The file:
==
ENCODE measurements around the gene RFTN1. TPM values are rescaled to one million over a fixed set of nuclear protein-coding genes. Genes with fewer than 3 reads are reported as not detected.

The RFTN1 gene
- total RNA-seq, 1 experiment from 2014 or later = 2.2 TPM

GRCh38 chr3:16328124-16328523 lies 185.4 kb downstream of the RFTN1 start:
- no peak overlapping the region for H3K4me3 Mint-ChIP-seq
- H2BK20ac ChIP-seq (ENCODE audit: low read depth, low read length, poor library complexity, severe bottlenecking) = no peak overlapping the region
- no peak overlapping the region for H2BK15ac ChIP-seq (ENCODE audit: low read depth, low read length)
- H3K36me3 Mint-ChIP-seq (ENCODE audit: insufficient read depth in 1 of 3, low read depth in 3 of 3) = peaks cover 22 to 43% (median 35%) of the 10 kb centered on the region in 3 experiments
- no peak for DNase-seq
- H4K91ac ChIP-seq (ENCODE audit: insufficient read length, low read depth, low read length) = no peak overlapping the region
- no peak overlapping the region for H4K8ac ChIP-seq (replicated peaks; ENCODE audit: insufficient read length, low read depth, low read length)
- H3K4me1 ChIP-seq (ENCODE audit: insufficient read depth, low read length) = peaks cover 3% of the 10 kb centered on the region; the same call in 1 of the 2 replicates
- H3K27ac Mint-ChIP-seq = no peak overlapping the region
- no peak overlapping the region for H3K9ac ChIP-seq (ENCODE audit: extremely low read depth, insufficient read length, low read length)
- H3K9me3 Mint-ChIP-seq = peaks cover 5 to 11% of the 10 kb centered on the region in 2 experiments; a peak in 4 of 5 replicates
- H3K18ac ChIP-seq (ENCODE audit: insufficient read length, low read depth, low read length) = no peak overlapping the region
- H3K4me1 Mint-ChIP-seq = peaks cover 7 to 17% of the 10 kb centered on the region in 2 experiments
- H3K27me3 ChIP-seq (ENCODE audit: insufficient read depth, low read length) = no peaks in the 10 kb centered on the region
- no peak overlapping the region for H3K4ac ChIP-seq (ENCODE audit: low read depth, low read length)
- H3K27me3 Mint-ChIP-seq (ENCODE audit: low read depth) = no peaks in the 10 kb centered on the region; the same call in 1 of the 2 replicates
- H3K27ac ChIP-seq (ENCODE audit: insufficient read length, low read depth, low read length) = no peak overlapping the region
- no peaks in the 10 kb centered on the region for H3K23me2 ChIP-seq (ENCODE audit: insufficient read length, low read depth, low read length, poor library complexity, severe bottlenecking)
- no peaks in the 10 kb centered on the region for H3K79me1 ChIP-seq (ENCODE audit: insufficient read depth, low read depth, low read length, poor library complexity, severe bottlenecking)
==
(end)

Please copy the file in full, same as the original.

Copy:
ENCODE measurements around the gene RFTN1. TPM values are rescaled to one million over a fixed set of nuclear protein-coding genes. Genes with fewer than 3 reads are reported as not detected.

The RFTN1 gene
- total RNA-seq, 1 experiment from 2014 or later = 2.2 TPM

GRCh38 chr3:16328124-16328523 lies 185.4 kb downstream of the RFTN1 start:
- no peak overlapping the region for H3K4me3 Mint-ChIP-seq
- H2BK20ac ChIP-seq (ENCODE audit: low read depth, low read length, poor library complexity, severe bottlenecking) = no peak overlapping the region
- no peak overlapping the region for H2BK15ac ChIP-seq (ENCODE audit: low read depth, low read length)
- H3K36me3 Mint-ChIP-seq (ENCODE audit: insufficient read depth in 1 of 3, low read depth in 3 of 3) = peaks cover 22 to 43% (median 35%) of the 10 kb centered on the region in 3 experiments
- no peak for DNase-seq
- H4K91ac ChIP-seq (ENCODE audit: insufficient read length, low read depth, low read length) = no peak overlapping the region
- no peak overlapping the region for H4K8ac ChIP-seq (replicated peaks; ENCODE audit: insufficient read length, low read depth, low read length)
- H3K4me1 ChIP-seq (ENCODE audit: insufficient read depth, low read length) = peaks cover 3% of the 10 kb centered on the region; the same call in 1 of the 2 replicates
- H3K27ac Mint-ChIP-seq = no peak overlapping the region
- no peak overlapping the region for H3K9ac ChIP-seq (ENCODE audit: extremely low read depth, insufficient read length, low read length)
- H3K9me3 Mint-ChIP-seq = peaks cover 5 to 11% of the 10 kb centered on the region in 2 experiments; a peak in 4 of 5 replicates
- H3K18ac ChIP-seq (ENCODE audit: insufficient read length, low read depth, low read length) = no peak overlapping the region
- H3K4me1 Mint-ChIP-seq = peaks cover 7 to 17% of the 10 kb centered on the region in 2 experiments
- H3K27me3 ChIP-seq (ENCODE audit: insufficient read depth, low read length) = no peaks in the 10 kb centered on the region
- no peak overlapping the region for H3K4ac ChIP-seq (ENCODE audit: low read depth, low read length)
- H3K27me3 Mint-ChIP-seq (ENCODE audit: low read depth) = no peaks in the 10 kb centered on the region; the same call in 1 of the 2 replicates
- H3K27ac ChIP-seq (ENCODE audit: insufficient read length, low read depth, low read length) = no peak overlapping the region
- no peaks in the 10 kb centered on the region for H3K23me2 ChIP-seq (ENCODE audit: insufficient read length, low read depth, low read length, poor library complexity, severe bottlenecking)
- no peaks in the 10 kb centered on the region for H3K79me1 ChIP-seq (ENCODE audit: insufficient read depth, low read depth, low read length, poor library complexity, severe bottlenecking)